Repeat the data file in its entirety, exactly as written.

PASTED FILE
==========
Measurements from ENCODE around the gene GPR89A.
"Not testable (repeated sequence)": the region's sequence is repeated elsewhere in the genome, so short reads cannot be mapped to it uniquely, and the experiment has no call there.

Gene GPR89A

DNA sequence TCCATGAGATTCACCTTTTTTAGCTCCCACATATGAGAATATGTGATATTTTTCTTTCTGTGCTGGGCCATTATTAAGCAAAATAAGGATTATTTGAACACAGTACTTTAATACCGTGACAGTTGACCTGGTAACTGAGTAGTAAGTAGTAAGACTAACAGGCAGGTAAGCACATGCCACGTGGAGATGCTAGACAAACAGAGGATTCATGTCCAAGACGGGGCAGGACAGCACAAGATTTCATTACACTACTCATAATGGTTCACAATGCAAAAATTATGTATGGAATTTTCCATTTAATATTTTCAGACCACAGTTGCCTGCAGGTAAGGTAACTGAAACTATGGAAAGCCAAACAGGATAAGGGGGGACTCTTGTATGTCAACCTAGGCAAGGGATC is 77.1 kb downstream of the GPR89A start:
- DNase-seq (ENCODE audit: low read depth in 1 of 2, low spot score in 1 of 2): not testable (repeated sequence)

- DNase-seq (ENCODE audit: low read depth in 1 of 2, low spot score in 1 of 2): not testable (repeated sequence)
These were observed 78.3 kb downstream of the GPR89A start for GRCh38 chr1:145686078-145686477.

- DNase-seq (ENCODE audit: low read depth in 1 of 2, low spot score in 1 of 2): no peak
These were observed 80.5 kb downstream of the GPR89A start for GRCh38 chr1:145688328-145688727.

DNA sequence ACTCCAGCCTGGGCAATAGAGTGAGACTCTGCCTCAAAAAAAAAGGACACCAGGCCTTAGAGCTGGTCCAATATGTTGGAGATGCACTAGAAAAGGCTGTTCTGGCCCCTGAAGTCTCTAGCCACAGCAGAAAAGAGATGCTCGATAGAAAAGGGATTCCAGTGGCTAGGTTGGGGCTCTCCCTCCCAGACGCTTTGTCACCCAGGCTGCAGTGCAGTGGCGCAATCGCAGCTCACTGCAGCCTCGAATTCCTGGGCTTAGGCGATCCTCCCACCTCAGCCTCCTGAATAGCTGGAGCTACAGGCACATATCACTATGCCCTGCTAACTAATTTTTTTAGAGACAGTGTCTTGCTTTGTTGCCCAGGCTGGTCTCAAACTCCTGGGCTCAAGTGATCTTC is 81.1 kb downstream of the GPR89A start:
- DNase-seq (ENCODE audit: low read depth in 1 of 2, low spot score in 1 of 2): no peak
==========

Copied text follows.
Measurements from ENCODE around the gene GPR89A.
"Not testable (repeated sequence)": the region's sequence is repeated elsewhere in the genome, so short reads cannot be mapped to it uniquely, and the experiment has no call there.

Gene GPR89A

DNA sequence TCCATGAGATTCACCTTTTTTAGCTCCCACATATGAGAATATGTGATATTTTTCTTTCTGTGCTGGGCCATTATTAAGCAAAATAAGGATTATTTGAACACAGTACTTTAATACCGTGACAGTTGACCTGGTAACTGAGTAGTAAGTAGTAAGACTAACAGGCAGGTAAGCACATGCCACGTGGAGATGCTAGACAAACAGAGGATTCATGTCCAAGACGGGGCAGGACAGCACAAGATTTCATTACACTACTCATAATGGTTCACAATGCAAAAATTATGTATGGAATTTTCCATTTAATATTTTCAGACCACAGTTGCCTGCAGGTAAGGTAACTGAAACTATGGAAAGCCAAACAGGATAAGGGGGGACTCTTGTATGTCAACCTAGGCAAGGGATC is 77.1 kb downstream of the GPR89A start:
- DNase-seq (ENCODE audit: low read depth in 1 of 2, low spot score in 1 of 2): not testable (repeated sequence)

- DNase-seq (ENCODE audit: low read depth in 1 of 2, low spot score in 1 of 2): not testable (repeated sequence)
These were observed 78.3 kb downstream of the GPR89A start for GRCh38 chr1:145686078-145686477.

- DNase-seq (ENCODE audit: low read depth in 1 of 2, low spot score in 1 of 2): no peak
These were observed 80.5 kb downstream of the GPR89A start for GRCh38 chr1:145688328-145688727.

DNA sequence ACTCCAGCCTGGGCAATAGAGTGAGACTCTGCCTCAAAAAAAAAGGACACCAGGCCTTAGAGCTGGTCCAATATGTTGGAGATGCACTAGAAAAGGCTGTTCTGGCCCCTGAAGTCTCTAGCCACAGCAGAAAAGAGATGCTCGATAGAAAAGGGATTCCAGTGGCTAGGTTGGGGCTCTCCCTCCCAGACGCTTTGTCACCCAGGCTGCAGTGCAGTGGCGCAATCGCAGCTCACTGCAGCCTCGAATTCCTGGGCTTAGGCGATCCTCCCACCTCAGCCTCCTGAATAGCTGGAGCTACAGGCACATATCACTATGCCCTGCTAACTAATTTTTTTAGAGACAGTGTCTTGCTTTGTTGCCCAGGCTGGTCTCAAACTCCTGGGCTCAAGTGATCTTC is 81.1 kb downstream of the GPR89A start:
- DNase-seq (ENCODE audit: low read depth in 1 of 2, low spot score in 1 of 2): no peak